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June 10, 2010

Businesses in the south lead the digital charge

Companies in the south of the UK are leading the way when it comes to embracing digital communications to keep in touch with customers, according to new research.The research, carried out by Virgin Media Business, found that firms based in the

By Cbr Rolling Blog

Companies in the south of the UK are leading the way when it comes to embracing digital communications to keep in touch with customers, according to new research.

The research, carried out by Virgin Media Business, found that firms based in the north still prefer more traditional ways – such as phone calls, letters and face to face meetings- of contacting their customers.

The capital seems to be leading the charge to a more digital world, with 24% of London-based firms claiming that using social media – such as Twitter and Facebook – and instant messaging to keep in touch with colleagues and clients was essential to their business. Just 6% of businesses in Northern Ireland saw any benefit from embracing social media.

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The majority (71%) of companies in the north said that phone calls were critical when it comes to contacting customers. Face-to-face meetings come in second (67%).

There was another clear north-south divide over the value of the postal service. In the north 37% said the daily delivery was essential while just 11% in London felt the same. Overall just 23% of all business claimed to see mail as important.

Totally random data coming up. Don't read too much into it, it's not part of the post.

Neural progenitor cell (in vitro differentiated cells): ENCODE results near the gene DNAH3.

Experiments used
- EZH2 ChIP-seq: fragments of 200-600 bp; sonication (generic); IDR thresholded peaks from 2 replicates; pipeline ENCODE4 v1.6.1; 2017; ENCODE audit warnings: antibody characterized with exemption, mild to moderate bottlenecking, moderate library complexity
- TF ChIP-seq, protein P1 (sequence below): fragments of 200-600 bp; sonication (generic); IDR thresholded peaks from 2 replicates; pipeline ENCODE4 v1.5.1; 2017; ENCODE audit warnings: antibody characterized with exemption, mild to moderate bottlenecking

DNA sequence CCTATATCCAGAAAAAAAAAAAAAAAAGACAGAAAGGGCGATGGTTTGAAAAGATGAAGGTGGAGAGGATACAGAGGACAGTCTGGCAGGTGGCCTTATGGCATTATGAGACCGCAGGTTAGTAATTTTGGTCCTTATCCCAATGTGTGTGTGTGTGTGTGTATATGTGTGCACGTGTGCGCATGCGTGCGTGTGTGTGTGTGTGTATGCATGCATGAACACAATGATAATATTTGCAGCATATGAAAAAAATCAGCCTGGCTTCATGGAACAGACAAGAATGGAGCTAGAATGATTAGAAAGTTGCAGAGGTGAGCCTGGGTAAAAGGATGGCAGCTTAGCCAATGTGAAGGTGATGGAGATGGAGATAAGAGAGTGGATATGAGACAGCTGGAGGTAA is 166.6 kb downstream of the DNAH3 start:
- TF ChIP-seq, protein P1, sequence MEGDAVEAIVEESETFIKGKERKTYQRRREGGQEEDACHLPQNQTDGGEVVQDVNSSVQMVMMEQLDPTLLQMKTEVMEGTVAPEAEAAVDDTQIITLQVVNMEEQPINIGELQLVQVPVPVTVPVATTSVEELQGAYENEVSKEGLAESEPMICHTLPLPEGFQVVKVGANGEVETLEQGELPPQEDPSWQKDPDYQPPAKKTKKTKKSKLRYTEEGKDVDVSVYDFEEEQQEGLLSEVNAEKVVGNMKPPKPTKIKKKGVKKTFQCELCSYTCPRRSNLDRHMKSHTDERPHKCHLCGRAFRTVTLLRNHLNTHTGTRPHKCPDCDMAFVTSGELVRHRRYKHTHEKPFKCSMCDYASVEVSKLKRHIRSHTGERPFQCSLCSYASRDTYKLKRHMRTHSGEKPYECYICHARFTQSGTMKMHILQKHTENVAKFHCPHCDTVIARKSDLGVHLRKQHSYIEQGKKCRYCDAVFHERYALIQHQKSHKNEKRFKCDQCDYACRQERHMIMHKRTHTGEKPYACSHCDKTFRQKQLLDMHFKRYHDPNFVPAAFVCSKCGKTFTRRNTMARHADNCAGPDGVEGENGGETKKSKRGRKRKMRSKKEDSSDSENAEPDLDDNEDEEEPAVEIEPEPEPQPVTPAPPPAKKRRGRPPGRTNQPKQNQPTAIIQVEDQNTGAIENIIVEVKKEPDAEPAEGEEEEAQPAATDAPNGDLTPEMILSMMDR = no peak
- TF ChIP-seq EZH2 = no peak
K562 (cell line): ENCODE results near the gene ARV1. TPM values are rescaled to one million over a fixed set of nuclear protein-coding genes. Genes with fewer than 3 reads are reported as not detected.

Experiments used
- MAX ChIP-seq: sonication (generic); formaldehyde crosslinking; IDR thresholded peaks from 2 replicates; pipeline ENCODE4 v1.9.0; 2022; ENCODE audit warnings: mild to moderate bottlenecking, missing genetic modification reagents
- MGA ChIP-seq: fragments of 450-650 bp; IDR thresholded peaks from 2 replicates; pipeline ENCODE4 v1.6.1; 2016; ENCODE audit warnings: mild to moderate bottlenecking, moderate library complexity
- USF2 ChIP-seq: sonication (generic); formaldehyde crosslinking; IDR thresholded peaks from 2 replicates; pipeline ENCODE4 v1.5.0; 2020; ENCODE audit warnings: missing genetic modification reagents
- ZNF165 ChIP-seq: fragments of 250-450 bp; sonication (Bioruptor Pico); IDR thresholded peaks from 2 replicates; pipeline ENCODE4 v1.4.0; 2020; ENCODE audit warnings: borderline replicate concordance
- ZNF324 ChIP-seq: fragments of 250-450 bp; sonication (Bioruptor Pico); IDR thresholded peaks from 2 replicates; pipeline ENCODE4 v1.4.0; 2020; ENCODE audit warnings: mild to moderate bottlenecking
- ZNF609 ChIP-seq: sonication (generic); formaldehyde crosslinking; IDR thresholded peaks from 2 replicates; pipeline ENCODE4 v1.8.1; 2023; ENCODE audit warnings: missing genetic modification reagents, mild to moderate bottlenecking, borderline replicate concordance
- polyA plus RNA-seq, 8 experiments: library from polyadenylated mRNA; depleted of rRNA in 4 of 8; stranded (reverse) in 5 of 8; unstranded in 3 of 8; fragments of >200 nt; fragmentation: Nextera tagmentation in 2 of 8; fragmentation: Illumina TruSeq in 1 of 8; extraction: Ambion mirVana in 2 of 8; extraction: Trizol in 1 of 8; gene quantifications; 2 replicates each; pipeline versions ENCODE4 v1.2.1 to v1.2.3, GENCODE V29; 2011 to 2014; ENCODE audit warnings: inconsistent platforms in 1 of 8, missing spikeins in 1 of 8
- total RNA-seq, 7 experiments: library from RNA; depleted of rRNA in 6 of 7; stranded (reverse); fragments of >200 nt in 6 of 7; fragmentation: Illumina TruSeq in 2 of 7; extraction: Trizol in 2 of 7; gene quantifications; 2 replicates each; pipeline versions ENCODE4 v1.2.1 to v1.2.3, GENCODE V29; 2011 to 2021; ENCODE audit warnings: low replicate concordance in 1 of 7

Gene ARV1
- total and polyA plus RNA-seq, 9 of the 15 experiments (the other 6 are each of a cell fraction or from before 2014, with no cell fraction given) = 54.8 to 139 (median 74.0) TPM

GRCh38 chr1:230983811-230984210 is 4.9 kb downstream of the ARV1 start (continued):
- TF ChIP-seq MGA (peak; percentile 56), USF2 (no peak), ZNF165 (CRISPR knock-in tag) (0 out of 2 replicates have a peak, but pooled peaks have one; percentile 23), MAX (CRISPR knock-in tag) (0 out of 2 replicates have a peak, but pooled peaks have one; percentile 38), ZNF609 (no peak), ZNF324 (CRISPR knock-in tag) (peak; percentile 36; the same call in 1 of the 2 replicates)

“The way in which we all communicate has changed beyond recognition over the last few years. We now send dozens of emails, and text messages, post on Facebook walls, and tweet on a daily basis. In fact, many younger workers have never known a time when the rush to collect and send off the post was a daily ritual,” said Andrew McGrath, commercial director, Virgin Media Business.

McGrath added that the number of mobile workers at companies across the south means they have taken the lead when it comes to using digital communications. While companies in the north will catch up, McGrath believes that traditional communication channels will also retain an important role.

“As more and more businesses realise the benefits that this digital dialogue has to offer, I would not be surprised if this number increases rapidly. That said, it’s vital that organisations don’t completely dismiss traditional comms channels in favour of trendy online tools. Companies must take a multi-channel approach to their communications, as this will allow them to build strong relationships through human contact, whilst benefiting from the mobility that modern tools allow,” he said.

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